Our writers then offer a succession of proposals for cooperation in military affairs and law enforcement, health research and hurricane preparedness, energy development and migration policy, commerce and academic exchange, and for reuniting Cuban families — to build trust back into the U.S.-Cuba relationship. Most of these ideas require nothing more than political will to implement them. We’re not recommending talk for its own sake. Cooperation in these fields will give political leaders in both countries the confi-
PREFACE 9 dence they need to close this fifty-year chasm of mistrust, so we can finally engage in the difficult negotiations that will bring this conflict to an end. This is how President Obama can break the diplomatic deadlock with Cuba. Of course, the last defenders of the embargo will try and stop him. They’ll disparage the very idea of talking to Cuba. They’ll call it capit- ulation to communism. They’ll warn Obama: “If you talk to the Castros today, they will deceive you or embarrass you tomorrow.” For them, Cuba is a problem without a solution. But they’re wrong. For more than a generation, American soldiers and scientists, aca- demics and activists, never stopped trying to keep the conversation going, and they overcame the resistance of American policy and domestic politics to build productive relationships with their Cuban counterparts. Now is the time for their government to join them. It is time for us to talk to Cuba. This is the course that President Obama should follow. Set aside the Cold War hatreds and the rhetoric; and step by step, let a free exchange of ideas lead to normalized travel and trade, and then offer the United States and Cuba the chance to live together as neighbors. Were he to take this step, the impact would be dramatic, and not just on the island. Ending the embargo would be an unmistakable sig- nal to Latin America that the United States will no longer view the region through the Cuba lens, and it will also send a powerful mes- sage that our nation is ready to embrace this world not as we found it in 1959 but as it exists today.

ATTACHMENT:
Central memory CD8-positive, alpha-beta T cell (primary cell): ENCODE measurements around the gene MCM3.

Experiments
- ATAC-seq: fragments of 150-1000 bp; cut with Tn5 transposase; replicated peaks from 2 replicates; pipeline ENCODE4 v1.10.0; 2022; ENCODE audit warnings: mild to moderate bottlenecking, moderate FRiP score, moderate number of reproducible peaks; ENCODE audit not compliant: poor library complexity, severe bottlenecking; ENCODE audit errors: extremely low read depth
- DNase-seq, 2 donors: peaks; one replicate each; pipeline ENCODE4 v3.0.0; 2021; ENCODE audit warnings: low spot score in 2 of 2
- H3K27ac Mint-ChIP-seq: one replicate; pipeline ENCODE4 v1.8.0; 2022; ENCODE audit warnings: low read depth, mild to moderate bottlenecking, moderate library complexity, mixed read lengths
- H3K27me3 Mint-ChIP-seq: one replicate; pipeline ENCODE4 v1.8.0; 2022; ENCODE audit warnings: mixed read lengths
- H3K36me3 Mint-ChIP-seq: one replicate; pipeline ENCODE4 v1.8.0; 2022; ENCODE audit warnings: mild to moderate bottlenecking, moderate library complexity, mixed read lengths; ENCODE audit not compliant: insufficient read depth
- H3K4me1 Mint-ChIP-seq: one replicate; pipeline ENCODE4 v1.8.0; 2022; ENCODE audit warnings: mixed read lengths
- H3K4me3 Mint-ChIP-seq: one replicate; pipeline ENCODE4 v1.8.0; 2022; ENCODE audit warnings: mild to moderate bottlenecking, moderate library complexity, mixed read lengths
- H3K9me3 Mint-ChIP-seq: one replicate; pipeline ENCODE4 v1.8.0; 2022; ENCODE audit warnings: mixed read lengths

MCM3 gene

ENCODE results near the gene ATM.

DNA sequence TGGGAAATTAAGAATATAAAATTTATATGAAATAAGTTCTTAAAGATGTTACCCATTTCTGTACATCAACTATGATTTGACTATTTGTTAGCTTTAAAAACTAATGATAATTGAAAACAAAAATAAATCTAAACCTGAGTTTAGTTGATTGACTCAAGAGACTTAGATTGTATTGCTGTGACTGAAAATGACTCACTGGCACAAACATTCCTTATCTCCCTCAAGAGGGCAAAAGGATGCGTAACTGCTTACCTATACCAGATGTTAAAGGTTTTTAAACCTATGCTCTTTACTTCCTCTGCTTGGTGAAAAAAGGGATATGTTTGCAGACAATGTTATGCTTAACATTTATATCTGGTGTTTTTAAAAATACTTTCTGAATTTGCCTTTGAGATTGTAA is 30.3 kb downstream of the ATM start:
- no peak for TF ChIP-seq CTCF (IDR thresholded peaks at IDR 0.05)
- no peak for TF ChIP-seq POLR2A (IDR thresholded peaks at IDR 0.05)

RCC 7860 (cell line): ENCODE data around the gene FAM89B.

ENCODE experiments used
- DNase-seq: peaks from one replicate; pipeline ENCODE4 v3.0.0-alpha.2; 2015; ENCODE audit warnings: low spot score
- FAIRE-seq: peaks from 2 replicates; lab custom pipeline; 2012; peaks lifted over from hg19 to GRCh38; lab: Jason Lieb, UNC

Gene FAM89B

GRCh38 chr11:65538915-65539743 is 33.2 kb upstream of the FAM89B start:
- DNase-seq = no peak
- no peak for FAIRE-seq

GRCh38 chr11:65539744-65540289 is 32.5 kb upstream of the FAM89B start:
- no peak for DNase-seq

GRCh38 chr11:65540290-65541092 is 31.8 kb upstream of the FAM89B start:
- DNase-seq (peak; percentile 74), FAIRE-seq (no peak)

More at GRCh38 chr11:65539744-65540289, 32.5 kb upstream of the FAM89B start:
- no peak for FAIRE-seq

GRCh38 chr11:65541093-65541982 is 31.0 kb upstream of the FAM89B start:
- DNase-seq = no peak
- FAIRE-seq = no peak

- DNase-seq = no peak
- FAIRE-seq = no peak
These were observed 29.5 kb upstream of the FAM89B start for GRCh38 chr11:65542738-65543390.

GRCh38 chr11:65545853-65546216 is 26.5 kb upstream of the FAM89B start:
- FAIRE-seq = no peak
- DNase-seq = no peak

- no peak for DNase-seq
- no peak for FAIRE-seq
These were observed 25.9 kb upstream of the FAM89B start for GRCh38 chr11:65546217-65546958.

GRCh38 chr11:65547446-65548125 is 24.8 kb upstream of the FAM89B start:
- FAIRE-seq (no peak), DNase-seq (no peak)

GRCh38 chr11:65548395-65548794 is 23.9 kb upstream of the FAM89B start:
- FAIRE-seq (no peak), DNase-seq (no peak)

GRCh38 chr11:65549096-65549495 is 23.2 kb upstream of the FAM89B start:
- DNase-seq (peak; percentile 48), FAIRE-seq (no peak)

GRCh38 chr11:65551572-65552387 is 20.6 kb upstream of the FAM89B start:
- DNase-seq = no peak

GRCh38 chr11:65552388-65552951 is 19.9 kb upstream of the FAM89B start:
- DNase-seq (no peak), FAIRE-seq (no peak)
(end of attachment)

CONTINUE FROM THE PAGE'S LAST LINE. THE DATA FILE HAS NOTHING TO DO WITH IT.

Introduction: The Case for Changing U.S. Policy Alan M. Webber U nited States-Cuba policy, after enduring fifty years as an unre- solved standoff, has finally and formally reached the end of its usefulness. Now at this defining moment, a new American adminis- tration has the opportunity to devise a new policy toward Cuba, one that elevates authentic U.S. interests and emerging global realities over obsolete ideology. After the Cuban Missile Crisis, the U.S. committed itself to a “no use of force” policy, agreeing not to invade Cuba militarily. U.S. strat- egy has instead used a strict and unyielding economic embargo — the only policy tool available aside from covert operations — to create conditions that would lead people within Cuba to rise up and over- throw the government of Fidel and Raúl Castro, and replace it with a democratically-elected government.